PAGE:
- [Show abstract] [Hide abstract]
ABSTRACT: Transferrin is a molecule carrying iron to store and maintain for iron homeostasis of living organisms. In this study, we have purified transferrin, as an iron-binding protein, from the last larval haemolymph of Papilio xuthus by KBr density gradient ultracentrifugation and gel filtration (superose 6 HR) using fast protein liquid chromatography (FPLC) and transferrin containing iron was identified by Ferene S staining. The purified haemolymph transferrin was shown to have molecular mass of 78 and 80 kDa and amino acid composition of transferrin was rich in aspartic acid, valine, leucine and glutamic acid. With immuno-diffusion assay, we confirmed the existence of the transferrin in the haemo-lymph and fat body by detection of visible and clear positive reaction. From the quantitative comparison by rocket immuno-electrophoresis process, the amount of transferrin were increased in the haemolymph of 3 days after pupation and the whole 5 days after pupation. Here, with biochemical and immunohistochemical analysis, we speculate the relationship of transferrin between the physical characteristics and distribution during metamorphosis of P. xuthus.08/2007; 17(8). DOI:10.5352/JLS.2007.17.8.1046
- [Show abstract] [Hide abstract]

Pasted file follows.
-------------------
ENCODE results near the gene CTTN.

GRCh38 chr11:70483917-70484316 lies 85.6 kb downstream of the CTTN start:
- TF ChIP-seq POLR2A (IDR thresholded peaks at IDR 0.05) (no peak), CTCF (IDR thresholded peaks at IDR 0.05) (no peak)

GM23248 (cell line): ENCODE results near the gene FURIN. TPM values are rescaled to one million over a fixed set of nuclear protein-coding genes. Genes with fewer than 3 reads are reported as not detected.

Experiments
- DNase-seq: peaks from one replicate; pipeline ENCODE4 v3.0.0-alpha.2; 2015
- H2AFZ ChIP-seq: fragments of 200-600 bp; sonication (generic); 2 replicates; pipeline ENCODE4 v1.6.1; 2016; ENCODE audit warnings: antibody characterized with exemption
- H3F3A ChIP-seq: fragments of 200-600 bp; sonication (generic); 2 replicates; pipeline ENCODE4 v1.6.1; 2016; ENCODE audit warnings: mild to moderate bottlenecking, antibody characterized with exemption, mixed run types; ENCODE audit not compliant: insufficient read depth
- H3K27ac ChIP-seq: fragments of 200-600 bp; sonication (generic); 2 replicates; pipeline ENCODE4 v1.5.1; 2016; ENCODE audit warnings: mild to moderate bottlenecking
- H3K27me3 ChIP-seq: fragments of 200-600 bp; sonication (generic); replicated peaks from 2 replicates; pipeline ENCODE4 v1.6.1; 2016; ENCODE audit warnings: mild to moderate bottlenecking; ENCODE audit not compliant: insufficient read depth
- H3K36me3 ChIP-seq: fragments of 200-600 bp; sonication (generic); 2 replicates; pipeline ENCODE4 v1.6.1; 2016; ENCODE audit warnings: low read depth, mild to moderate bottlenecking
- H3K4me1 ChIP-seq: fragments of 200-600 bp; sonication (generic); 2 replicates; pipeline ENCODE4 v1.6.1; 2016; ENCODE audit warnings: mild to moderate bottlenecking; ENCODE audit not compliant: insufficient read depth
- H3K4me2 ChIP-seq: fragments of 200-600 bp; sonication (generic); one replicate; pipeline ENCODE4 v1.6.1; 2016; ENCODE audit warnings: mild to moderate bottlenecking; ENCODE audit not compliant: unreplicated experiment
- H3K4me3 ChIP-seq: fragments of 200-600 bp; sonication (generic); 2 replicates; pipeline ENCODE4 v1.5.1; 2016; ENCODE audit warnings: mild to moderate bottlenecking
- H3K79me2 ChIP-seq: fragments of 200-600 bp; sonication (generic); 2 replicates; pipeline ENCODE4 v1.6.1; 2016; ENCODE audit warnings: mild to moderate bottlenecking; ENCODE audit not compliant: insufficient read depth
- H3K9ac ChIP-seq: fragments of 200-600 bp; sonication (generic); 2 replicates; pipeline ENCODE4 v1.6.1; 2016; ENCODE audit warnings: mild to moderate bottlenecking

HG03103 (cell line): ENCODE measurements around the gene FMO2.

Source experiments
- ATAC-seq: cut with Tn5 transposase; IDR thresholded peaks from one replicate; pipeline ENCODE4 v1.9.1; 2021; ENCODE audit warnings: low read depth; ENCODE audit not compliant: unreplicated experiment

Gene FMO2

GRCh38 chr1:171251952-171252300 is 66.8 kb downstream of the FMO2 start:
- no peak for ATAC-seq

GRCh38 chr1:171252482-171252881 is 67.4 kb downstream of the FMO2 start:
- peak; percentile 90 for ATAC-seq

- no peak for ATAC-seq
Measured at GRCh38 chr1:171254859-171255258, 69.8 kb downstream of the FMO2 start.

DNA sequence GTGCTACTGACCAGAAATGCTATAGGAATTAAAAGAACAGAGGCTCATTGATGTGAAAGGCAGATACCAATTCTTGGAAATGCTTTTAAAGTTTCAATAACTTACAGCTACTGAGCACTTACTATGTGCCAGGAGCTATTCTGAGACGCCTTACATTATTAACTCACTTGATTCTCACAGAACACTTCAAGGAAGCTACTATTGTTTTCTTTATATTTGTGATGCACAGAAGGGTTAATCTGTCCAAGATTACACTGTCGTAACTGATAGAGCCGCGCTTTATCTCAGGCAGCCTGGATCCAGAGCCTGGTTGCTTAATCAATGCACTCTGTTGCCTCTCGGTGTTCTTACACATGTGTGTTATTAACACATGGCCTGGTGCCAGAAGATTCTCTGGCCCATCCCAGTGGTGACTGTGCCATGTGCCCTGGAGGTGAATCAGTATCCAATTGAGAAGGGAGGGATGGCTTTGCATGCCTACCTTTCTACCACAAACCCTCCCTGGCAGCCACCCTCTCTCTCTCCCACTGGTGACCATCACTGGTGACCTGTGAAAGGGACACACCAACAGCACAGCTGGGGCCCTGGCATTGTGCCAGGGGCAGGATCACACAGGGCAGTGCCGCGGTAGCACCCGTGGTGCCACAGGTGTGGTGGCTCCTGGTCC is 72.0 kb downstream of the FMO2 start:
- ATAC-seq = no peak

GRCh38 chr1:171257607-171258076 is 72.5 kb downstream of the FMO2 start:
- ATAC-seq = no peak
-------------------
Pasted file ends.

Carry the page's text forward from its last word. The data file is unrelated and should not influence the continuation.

ABSTRACT: In a phylogenetic analysis of vertebrate transferrins (TFs), six major clades (subfamilies) were identified: (a) S, the mammalian serotransferrins; (b) ICA, the mammalian inhibitor of carbonic anhydrase (ICA) homologs; (c) L, the mammalian lactoferrins; (d) O, the ovotransferrins of birds and reptiles; (e) M, the melanotransferrins of bony fishes, amphibians, reptiles, birds, and mammals; and (f) M-like, a newly identified TF subfamily found in bony fishes, amphibians, reptiles, and birds. A phylogenetic tree based on the joint alignment of N-lobes and C-lobes supported the hypothesis that three separate events of internal duplication occurred in vertebrate TFs: (a) in the common ancestor of the M subfamily, (b) in the common ancestor of the M-like subfamily, and (c) in the common ancestor of other vertebrate TFs. The S, ICA, and L subfamilies were found only in placental mammals, and the phylogenetic analysis supported the hypothesis that these three subfamilies arose by gene duplication after the divergence of placental mammals from marsupials. The M-like subfamily was unusual in several respects, including the presence of a uniquely high proportion of clade-specific conserved residues, including distinctive but conserved residues in the sites homologous to those functioning in carbonate binding of human serotransferrin. The M-like family also showed an unusually high proportion of cationic residues in the positively charged region corresponding to human lactoferrampin, suggesting a distinctive role of this region in the M-like subfamily, perhaps in antimicrobial defense.Immunogenetics 08/2014; 66(11). DOI:10.1007/s00251-014-0798-x · 2.49 Impact Factor